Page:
Wednesday, August 07, 2013

Reflecting on Glass High-Rises

Developer Craig Hall’s new Arts District tower will be the first office building constructed in downtown Dallas in more than five years.
The 16-story Flora Street high-rise will be the new home of accounting firm KPMG’s Dallas office.
The building is creating a buzz for its polished looks.
“Looks like the plan is for reflective glass,” said one commenter who read our story about the project. “The last thing we need is another reflective building in the Arts District.”
The folks at Hall Financial Group promise that they’ve already done studies and their building won’t cause the kind of reflection problems that have made headlines for its neighbor, Museum Tower.
Actually, the two buildings have something in common. Both projects are modern structures designed to be super energy-efficient. To do that, they use glass exteriors that keep out the sun and heat.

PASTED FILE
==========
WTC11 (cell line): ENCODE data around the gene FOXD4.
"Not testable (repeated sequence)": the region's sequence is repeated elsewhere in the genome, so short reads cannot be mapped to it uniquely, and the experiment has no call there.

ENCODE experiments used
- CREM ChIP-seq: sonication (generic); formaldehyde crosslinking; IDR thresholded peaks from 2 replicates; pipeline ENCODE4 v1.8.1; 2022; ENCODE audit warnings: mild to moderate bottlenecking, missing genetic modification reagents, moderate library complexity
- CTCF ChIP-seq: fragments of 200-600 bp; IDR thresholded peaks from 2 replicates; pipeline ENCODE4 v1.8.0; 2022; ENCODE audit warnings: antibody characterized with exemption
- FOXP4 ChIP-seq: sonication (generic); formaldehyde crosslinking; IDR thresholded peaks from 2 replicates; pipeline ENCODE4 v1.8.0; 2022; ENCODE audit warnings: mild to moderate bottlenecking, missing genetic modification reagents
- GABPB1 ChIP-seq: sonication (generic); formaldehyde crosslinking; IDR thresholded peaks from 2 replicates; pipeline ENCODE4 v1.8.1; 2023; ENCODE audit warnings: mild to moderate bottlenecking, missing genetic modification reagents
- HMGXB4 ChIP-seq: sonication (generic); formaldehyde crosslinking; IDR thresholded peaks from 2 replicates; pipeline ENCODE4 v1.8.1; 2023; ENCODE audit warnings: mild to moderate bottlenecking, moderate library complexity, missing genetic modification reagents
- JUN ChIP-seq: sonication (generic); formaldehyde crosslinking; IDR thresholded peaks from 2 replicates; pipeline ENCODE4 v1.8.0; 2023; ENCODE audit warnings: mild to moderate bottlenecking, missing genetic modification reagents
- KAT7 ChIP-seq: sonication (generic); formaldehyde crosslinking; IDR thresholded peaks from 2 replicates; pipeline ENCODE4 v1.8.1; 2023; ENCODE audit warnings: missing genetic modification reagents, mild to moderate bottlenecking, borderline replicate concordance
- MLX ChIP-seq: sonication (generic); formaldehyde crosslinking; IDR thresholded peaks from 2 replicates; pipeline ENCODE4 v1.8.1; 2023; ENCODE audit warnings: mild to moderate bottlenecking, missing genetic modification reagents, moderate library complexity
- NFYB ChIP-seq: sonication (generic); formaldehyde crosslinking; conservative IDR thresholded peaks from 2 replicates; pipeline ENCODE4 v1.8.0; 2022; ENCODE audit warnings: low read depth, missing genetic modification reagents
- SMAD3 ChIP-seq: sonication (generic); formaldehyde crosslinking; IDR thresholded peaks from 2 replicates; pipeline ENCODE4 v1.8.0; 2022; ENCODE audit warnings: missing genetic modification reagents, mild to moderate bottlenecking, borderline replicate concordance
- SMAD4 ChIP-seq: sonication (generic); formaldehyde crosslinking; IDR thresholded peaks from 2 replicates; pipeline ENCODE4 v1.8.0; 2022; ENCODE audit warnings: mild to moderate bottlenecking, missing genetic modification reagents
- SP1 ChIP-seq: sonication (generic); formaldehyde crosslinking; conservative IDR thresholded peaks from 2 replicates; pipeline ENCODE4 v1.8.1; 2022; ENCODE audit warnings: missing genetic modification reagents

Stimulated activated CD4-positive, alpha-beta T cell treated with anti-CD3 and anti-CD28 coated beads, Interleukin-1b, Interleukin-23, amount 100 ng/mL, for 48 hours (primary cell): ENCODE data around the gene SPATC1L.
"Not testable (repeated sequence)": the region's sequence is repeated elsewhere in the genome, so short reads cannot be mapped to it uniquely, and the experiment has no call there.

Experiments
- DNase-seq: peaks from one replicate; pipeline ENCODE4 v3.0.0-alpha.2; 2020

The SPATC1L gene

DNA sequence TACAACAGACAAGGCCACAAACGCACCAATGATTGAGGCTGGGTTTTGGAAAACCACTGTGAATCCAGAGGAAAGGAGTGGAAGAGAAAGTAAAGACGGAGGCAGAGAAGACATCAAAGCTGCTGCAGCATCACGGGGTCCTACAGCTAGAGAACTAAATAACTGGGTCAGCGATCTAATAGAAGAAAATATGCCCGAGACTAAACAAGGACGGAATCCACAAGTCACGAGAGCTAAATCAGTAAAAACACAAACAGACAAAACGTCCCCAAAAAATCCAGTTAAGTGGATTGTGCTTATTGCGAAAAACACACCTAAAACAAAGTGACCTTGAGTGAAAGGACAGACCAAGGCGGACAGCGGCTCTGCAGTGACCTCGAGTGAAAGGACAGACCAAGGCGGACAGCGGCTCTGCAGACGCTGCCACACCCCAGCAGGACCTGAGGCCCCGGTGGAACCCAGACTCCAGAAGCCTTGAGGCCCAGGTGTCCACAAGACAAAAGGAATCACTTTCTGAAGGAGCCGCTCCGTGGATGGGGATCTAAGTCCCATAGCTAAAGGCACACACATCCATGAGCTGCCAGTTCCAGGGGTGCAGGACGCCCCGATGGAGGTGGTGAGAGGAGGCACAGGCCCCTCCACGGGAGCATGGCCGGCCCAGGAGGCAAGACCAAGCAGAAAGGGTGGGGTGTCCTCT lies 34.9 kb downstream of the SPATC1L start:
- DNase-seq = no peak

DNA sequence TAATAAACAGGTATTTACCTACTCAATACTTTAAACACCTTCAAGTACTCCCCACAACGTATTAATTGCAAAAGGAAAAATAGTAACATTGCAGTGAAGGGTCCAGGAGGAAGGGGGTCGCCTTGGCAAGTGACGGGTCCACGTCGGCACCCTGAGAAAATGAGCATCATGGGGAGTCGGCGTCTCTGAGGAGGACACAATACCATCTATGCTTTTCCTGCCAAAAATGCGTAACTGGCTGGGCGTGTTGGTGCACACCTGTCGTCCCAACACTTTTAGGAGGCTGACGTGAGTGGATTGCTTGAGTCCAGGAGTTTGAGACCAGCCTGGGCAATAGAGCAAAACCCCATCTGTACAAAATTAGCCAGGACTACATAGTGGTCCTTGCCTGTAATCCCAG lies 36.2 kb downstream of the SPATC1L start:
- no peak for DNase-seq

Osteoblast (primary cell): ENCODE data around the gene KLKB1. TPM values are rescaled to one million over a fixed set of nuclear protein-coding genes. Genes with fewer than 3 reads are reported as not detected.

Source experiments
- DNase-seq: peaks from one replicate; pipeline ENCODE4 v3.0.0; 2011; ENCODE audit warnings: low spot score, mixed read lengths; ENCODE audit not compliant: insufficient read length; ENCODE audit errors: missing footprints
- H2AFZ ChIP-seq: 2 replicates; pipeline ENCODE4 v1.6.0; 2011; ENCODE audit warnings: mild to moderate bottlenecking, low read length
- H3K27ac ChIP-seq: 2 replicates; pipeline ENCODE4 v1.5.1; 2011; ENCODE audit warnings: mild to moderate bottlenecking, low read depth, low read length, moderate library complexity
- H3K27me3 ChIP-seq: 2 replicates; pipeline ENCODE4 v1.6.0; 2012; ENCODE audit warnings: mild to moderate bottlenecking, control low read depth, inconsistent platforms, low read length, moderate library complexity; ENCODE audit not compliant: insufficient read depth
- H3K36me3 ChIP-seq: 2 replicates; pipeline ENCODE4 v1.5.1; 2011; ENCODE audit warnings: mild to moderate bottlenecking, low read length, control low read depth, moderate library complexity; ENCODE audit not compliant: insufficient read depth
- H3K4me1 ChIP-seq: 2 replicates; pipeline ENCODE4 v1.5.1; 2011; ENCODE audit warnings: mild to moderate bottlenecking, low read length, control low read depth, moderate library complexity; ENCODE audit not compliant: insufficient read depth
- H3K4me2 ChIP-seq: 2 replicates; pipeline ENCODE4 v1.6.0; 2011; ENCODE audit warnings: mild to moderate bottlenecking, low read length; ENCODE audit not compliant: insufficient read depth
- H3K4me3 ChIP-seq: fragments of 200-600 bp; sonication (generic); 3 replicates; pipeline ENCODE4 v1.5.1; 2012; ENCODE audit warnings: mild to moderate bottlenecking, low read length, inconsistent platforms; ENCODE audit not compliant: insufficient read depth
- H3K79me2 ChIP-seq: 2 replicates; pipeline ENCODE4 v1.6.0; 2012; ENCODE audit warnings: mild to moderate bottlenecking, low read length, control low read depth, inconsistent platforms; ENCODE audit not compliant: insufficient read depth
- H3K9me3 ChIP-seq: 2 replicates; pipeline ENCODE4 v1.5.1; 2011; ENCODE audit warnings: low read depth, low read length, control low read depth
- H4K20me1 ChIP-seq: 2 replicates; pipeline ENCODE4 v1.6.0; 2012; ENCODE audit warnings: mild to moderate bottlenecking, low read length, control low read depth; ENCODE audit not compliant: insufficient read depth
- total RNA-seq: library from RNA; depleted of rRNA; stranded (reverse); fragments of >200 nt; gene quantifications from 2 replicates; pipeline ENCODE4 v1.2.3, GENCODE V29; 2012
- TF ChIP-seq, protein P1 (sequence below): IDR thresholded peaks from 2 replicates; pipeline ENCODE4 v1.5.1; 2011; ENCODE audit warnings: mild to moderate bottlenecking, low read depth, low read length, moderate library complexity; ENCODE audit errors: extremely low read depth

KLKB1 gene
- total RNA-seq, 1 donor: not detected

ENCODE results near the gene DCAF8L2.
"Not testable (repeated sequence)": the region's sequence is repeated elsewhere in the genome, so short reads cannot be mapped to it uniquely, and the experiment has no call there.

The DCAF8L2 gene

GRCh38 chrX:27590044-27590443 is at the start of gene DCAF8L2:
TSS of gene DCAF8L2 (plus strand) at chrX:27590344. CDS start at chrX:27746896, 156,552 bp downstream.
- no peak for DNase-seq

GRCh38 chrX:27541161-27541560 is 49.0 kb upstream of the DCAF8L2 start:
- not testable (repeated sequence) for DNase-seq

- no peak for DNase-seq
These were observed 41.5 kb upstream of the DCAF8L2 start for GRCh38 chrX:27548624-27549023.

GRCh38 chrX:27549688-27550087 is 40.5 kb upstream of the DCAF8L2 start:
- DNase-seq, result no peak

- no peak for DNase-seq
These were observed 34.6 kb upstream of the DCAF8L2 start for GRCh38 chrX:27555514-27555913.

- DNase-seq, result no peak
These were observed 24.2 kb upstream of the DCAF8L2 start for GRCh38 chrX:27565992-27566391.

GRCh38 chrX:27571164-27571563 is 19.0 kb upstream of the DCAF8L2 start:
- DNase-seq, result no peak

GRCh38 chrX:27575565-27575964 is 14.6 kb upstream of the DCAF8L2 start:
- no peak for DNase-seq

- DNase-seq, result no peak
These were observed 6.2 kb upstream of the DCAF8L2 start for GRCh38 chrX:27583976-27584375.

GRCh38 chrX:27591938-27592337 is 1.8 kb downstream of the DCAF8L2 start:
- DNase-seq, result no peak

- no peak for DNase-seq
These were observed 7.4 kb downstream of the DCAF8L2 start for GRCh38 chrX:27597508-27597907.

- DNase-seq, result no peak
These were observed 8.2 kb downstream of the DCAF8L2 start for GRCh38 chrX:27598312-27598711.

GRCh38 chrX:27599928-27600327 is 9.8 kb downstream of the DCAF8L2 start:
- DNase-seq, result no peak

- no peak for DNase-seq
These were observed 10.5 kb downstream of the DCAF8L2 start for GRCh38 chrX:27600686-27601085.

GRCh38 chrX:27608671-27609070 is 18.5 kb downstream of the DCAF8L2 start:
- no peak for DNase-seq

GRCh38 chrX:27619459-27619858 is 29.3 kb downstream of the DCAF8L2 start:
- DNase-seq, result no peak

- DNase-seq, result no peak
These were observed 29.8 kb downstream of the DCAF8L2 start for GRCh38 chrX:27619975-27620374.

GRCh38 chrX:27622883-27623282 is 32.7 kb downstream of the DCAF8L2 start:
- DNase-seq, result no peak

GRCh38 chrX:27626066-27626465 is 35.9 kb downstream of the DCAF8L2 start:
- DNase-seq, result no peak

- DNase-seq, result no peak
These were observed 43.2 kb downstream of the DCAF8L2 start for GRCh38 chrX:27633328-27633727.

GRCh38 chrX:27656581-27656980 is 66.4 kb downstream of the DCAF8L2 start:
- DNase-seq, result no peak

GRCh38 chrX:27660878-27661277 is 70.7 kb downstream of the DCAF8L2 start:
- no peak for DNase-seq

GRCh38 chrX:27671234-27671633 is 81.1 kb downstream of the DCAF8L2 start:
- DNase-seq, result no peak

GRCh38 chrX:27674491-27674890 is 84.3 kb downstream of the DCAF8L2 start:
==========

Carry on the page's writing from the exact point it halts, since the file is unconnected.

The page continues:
Get ready for more reflective glass buildings.
One of the ways that developers can get their prized LEED energy-saving designations is to employ glass skins that deflect or diminish the impact of sunlight.
It’s already having an impact on the appearance of planned buildings, architects say.
“The glass you have to use to meet the requirement of LEED programs is pretty demanding,” said Larry Good, a partner in the Dallas firm of Good Fulton & Farrell. “You have to use more reflective glass or glass that’s particularly dark-tinted.
“That is influencing glass selection.”
Energy savings played a role in the choice of the glass on the much-maligned Museum Tower.
Before the dust-up with the condo high-rise’s neighbors started, developers of the project were making a big deal about how energy-efficient their building is with its high-tech glass.
To cut cooling costs and keep the hot Texas sun out of the tower, it uses the reflective skin to bounce off the rays.
Read more at: Dallas News
Author: Steve Brown